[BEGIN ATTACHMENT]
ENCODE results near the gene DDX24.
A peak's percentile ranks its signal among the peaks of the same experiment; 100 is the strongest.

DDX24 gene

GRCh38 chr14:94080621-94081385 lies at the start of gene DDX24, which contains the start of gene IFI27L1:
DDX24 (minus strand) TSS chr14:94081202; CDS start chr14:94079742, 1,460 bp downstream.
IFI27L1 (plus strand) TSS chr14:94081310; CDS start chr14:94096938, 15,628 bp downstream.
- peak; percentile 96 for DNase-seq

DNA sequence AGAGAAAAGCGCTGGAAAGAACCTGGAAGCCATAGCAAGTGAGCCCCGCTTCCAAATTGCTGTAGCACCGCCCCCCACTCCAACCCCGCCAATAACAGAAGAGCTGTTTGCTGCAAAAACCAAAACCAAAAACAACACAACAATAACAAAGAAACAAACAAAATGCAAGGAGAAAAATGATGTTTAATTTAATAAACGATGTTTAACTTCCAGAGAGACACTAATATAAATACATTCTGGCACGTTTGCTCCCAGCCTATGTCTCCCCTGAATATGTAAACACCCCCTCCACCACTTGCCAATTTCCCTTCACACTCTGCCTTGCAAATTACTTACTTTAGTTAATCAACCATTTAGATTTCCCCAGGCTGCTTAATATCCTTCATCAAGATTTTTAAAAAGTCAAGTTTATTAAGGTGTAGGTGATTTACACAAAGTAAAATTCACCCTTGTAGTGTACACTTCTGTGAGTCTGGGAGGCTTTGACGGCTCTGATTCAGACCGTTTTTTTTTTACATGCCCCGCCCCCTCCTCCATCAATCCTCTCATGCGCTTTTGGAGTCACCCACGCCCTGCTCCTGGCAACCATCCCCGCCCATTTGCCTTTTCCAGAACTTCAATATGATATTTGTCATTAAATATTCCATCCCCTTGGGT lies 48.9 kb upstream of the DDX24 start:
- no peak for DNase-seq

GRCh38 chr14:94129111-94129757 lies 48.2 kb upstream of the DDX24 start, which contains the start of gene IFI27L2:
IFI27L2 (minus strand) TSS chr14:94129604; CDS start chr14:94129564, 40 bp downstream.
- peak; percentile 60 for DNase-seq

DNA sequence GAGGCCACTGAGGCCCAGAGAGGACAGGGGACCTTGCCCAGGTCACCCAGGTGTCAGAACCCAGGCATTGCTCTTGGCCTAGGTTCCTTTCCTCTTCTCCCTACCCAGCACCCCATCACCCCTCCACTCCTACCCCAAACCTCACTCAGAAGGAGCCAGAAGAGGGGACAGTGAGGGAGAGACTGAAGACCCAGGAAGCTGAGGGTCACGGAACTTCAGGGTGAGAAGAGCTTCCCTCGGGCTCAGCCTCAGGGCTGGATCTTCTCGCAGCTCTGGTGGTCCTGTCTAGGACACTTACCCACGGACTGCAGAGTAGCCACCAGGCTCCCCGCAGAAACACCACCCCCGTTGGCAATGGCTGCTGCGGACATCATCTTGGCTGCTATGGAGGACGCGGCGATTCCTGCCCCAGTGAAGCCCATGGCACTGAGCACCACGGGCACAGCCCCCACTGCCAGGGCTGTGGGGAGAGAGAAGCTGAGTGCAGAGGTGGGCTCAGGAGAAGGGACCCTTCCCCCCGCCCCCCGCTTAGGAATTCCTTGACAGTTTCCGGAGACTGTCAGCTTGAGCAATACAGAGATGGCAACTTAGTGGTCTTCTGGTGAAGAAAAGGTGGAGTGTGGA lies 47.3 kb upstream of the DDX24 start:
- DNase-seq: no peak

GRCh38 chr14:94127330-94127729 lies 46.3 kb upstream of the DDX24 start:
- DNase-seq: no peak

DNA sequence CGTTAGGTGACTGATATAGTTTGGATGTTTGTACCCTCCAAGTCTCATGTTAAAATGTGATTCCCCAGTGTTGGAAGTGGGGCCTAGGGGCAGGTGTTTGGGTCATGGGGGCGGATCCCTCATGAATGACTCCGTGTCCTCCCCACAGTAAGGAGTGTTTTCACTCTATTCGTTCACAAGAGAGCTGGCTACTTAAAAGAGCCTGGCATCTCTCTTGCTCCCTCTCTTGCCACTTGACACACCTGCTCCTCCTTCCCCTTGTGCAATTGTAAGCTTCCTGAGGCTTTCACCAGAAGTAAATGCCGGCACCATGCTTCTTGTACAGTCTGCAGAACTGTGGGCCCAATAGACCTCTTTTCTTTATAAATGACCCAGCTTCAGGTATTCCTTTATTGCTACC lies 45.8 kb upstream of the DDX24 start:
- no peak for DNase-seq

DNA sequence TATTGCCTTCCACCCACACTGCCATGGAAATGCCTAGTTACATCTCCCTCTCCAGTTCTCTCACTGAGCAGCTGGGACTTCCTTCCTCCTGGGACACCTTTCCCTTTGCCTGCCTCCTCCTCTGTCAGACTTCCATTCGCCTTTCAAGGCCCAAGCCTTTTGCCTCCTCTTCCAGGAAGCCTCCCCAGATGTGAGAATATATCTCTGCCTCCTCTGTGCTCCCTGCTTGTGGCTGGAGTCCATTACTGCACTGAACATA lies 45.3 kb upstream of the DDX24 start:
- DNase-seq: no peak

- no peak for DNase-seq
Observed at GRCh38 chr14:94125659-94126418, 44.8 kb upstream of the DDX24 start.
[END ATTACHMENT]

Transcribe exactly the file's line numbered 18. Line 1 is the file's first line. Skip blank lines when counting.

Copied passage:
- no peak for DNase-seq